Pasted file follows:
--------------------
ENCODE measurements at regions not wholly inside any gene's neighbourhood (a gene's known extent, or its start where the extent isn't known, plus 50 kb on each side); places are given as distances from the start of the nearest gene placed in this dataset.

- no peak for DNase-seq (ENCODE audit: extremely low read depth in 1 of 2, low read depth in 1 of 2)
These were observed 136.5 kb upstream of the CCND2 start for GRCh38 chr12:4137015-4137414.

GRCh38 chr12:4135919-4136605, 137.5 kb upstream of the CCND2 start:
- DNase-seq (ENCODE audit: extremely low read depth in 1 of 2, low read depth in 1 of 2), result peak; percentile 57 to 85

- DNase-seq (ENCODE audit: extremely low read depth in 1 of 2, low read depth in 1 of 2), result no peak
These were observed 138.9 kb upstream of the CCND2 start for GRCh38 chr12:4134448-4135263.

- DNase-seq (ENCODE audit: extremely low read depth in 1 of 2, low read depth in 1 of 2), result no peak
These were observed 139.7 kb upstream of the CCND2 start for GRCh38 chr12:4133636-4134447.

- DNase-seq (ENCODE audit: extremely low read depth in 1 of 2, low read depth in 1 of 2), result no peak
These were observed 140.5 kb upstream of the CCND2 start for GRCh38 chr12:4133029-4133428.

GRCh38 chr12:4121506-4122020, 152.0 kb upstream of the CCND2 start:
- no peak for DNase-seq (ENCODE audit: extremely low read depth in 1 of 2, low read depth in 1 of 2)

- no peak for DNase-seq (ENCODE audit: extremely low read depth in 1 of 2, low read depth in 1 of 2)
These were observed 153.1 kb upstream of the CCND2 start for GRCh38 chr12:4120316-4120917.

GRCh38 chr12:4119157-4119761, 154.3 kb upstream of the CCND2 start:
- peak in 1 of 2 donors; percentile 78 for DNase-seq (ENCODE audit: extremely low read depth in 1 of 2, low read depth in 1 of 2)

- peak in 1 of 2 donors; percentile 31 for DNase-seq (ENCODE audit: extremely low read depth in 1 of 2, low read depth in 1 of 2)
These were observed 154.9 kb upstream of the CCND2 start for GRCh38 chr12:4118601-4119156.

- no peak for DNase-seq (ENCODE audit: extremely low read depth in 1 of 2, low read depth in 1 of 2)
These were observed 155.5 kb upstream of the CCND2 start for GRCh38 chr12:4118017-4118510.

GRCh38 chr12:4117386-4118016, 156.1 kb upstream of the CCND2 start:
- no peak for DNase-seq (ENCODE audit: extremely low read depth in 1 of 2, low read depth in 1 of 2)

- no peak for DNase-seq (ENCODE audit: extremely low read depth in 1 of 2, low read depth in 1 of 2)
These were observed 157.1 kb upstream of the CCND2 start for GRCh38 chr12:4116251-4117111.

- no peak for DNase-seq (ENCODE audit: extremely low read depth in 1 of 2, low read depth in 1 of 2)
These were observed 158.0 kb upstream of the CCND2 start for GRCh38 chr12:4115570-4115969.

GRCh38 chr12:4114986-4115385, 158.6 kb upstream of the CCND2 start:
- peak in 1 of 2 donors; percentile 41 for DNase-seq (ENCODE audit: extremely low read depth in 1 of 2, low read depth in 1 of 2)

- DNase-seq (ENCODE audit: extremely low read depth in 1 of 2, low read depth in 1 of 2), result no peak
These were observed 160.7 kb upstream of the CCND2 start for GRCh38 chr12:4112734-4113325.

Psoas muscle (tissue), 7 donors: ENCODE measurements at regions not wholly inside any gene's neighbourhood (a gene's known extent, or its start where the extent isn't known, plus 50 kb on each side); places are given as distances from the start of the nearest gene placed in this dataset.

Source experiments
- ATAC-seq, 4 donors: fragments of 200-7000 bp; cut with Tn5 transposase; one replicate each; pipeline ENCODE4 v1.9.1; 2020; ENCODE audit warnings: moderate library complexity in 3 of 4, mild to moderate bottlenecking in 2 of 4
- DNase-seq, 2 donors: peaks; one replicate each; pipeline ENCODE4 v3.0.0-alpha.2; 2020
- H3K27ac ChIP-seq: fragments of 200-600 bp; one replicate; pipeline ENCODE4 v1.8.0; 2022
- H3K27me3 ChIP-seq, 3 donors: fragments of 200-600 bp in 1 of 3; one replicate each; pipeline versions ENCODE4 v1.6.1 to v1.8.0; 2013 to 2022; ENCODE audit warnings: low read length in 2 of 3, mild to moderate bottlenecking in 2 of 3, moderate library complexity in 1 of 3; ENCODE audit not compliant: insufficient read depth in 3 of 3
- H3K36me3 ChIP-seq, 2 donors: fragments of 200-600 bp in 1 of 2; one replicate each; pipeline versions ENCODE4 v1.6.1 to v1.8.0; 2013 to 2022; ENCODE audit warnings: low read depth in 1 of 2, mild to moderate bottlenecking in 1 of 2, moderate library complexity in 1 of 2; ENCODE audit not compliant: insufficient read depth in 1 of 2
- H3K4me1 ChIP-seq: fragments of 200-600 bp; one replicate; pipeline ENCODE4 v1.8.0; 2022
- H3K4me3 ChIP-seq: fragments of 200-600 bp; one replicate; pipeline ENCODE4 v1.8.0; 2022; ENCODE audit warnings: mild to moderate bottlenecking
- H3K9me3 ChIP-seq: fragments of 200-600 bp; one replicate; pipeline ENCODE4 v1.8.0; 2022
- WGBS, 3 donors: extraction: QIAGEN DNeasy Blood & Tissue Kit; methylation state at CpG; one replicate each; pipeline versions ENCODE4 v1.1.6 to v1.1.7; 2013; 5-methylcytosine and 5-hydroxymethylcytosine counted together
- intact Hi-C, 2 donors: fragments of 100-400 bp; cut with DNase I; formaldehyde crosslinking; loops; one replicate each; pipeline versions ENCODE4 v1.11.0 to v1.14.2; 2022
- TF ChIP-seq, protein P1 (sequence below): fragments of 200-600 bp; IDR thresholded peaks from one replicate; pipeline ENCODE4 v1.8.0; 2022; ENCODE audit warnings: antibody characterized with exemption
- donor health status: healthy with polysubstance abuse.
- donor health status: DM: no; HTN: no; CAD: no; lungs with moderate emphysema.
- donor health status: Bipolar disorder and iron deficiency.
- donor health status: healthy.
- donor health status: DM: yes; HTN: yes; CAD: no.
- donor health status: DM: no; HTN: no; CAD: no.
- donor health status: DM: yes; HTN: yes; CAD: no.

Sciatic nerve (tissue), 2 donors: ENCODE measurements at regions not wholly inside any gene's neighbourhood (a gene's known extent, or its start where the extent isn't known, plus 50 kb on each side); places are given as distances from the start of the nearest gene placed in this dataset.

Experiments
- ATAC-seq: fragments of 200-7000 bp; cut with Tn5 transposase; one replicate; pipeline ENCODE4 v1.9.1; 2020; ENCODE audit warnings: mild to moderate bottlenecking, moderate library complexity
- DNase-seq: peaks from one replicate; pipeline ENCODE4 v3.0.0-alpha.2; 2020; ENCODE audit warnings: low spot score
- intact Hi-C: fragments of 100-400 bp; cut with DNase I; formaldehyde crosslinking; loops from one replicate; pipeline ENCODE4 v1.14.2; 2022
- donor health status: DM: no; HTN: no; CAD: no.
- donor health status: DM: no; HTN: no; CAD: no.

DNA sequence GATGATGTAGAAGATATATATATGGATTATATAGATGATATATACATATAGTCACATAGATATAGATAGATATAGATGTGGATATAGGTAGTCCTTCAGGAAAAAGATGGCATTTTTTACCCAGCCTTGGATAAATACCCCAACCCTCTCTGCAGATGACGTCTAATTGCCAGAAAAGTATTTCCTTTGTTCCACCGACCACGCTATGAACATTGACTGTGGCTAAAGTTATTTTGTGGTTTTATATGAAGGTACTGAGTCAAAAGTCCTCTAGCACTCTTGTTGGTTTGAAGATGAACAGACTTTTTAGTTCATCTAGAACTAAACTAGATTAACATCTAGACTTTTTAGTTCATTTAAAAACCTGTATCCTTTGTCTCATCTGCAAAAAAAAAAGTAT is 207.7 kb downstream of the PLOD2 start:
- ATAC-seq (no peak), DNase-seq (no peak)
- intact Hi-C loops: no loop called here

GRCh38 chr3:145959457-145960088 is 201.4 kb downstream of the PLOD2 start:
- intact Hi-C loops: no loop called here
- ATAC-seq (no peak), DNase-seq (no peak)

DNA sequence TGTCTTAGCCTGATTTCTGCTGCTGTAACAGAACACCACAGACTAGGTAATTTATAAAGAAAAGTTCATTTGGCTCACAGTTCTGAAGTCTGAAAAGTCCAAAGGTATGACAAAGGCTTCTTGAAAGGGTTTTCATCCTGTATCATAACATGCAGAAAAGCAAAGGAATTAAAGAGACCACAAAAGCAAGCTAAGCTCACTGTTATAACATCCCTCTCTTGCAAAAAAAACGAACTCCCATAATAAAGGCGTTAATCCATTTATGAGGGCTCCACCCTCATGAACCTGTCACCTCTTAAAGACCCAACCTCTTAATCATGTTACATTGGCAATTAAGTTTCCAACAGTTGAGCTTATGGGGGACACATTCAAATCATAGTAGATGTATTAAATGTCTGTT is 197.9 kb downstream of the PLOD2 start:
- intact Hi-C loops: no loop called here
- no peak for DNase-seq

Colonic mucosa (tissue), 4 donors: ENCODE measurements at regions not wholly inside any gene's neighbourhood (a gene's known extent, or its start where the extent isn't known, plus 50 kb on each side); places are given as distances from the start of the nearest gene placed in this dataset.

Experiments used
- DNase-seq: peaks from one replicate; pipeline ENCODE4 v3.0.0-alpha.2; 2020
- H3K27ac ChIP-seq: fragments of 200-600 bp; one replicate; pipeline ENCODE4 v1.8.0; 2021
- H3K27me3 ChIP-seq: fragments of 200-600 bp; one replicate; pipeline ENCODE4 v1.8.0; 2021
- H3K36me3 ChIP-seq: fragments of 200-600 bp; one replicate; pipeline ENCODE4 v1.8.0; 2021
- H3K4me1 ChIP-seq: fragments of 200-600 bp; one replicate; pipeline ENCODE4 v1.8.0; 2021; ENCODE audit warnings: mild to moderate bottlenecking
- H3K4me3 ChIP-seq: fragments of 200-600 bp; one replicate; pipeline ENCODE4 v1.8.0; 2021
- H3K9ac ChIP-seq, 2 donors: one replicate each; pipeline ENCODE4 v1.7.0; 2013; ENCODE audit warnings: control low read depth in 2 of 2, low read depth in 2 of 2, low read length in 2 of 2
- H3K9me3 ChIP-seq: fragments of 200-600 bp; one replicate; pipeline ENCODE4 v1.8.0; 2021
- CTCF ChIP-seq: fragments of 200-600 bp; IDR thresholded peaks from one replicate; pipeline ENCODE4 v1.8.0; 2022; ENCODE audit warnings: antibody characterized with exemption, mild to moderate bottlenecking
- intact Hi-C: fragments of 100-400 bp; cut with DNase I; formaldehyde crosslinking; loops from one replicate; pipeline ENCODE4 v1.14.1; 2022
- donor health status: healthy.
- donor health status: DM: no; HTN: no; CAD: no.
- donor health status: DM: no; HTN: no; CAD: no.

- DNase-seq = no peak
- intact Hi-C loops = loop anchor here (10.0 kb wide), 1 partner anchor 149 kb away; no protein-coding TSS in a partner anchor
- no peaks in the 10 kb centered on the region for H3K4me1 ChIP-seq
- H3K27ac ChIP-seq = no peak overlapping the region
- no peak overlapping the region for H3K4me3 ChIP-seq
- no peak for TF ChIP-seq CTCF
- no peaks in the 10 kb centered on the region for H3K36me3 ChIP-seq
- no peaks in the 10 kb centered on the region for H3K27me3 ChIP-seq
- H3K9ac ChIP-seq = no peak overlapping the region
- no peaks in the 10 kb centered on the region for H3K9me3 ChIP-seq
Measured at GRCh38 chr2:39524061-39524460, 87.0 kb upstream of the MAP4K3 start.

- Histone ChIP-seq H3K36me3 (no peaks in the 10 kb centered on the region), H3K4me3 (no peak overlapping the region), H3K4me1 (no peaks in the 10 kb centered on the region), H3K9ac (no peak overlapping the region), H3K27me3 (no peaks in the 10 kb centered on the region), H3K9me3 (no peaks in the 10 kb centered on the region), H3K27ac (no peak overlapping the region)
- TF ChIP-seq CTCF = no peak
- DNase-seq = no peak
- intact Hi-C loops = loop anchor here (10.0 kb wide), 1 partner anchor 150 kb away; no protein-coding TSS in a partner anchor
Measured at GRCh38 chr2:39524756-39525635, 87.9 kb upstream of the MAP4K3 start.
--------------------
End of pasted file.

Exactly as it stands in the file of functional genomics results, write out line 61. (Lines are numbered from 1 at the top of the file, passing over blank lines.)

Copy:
- intact Hi-C loops: no loop called here